Some years after the death of the Poet, in 1946, the Visva –Bharti Publication Department decided to discard Rabindranath's own selection. They went back to the earlier formal sadhu bhasha version and then added all the writings of the 1912 -13 tour, irrespective of whether they were related to his travel (In fact, the essays that were later included are on education and there are also some spiritual discourses) and deleted the travel are also some spiritual discourses) and deleted the travel writings of 1920. The seven letters included in the appendix were also abandoned. The Visva –Bharti Publications Department did not feel the necessity to keep record of Rabindranath's selection.
As far as the publication by the Government of west is concerned, we have two editions. The Rabindra Rachanabali Birth Centenary edition (Volume 10) published in Calcutta by the Government of West Bengal in 1961 has Pather Sanchoy based on the selections made by Tagore in 1939. Later, the 1990 edition (Volume 12) of the Some Rabindra Rachanabali, once again published by the Government of Bengal, contain Tagore's own selection and the revised essays in colloquial language. This includes thirteen essays, one entry tilted 'Bichitra'/'Bilat –Jatrir Patra' (Letter from a Traveller to Vilayet), seven letters and nine essays as additions or supplement. This book aims at examining both the collection of essays and related letters and bringing all of them together under one cover so that a new and comprehensive volume of Pather Sanchoy can be read, not only the way Tagore wanted it to be, but also as a part of a new travel text that will give the reader a more in –depth view of the poet's perception of different facets of the West. Beginning with the first article called 'Jatrar Purbapatra' (Prelude to the Journey), many of these pieces are not travel articles per se; they speak of the different philosphical issues that cross his mind, different people he meets, or the different experiences he encounters. Translated from Bengali for the first time, some of these pieces will give the reader a tast of Tagore's versatility as well.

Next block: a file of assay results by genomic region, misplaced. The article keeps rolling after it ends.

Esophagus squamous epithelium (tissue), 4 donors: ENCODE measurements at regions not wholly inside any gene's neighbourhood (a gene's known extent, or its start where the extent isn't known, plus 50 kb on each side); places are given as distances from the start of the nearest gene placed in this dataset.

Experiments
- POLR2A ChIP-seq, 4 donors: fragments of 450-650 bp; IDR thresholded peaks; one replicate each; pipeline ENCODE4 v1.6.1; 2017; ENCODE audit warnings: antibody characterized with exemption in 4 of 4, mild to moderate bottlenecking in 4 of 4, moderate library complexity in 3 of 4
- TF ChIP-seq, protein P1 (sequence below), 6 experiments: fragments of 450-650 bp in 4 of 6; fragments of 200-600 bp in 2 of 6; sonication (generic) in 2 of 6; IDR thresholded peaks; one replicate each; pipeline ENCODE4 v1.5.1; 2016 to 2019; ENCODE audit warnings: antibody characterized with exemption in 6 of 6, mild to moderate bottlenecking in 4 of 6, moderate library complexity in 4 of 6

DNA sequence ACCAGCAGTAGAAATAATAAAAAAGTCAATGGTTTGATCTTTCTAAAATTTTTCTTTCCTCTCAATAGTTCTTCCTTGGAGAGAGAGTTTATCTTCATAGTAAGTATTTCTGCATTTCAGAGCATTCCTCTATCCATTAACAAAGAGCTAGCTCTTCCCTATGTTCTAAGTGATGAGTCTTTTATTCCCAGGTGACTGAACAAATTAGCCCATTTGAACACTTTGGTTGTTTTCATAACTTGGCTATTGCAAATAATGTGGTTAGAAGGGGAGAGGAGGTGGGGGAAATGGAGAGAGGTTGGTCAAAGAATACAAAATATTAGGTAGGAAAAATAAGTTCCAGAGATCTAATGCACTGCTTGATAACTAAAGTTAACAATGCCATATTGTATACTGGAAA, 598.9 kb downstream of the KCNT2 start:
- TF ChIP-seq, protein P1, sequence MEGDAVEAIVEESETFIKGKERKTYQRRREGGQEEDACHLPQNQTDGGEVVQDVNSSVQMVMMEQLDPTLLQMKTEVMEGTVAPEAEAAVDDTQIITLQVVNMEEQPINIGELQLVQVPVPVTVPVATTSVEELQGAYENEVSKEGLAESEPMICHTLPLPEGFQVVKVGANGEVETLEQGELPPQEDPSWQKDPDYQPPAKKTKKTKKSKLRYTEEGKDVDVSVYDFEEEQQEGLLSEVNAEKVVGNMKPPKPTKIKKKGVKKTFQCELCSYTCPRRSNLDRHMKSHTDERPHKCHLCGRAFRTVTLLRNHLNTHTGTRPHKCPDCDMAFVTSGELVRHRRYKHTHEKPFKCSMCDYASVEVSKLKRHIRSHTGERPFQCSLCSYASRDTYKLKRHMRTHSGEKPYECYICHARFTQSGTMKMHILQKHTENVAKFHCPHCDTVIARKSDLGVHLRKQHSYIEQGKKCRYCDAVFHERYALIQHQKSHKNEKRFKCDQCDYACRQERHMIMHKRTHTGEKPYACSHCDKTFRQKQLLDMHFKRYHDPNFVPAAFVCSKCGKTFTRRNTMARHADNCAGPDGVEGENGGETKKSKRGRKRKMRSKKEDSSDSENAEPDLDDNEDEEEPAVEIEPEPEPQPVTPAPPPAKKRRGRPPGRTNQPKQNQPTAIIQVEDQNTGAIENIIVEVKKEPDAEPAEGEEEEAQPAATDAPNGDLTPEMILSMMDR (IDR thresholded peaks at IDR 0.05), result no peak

Somdatta Mandal is Professor and Head of the Deparment of English and Other Modern Euroeon Languages, Visva –Bharati, Santiniketan, Having a teaching career that spans 32 years, she has held several administrative posts in the university, Paper –setter, examiner and adjudication for doctoral dissertations across several universities in India and the Saarc nations, she has lectured widely in national and International fora.
A recipient of several prestigious international fellowships and awards from the Fulbright Foundation, Charles Wallace Trust, Rockefeller Foundation, Shastri Akademi, her areas of interest are American literature, contemporary fiction, film and culture studies, diaspora studies and translation. She has published three book, five volumes of translation, edited and co –edited 22 books, published above 90 research artical in national and international journals and anthologies.
Somdatta Mandal has published translations of several travel narratives, among which are Krishnabhabini Das's A Bengali Lady in England (2015); Wanderlust: Travels of the Tagore Family (2014); Durgabati Ghose's The Westward Traveller (2010) and Hariprabha Takeda's The Journey of a Bengali Lady to Japan and Other Essays (2017).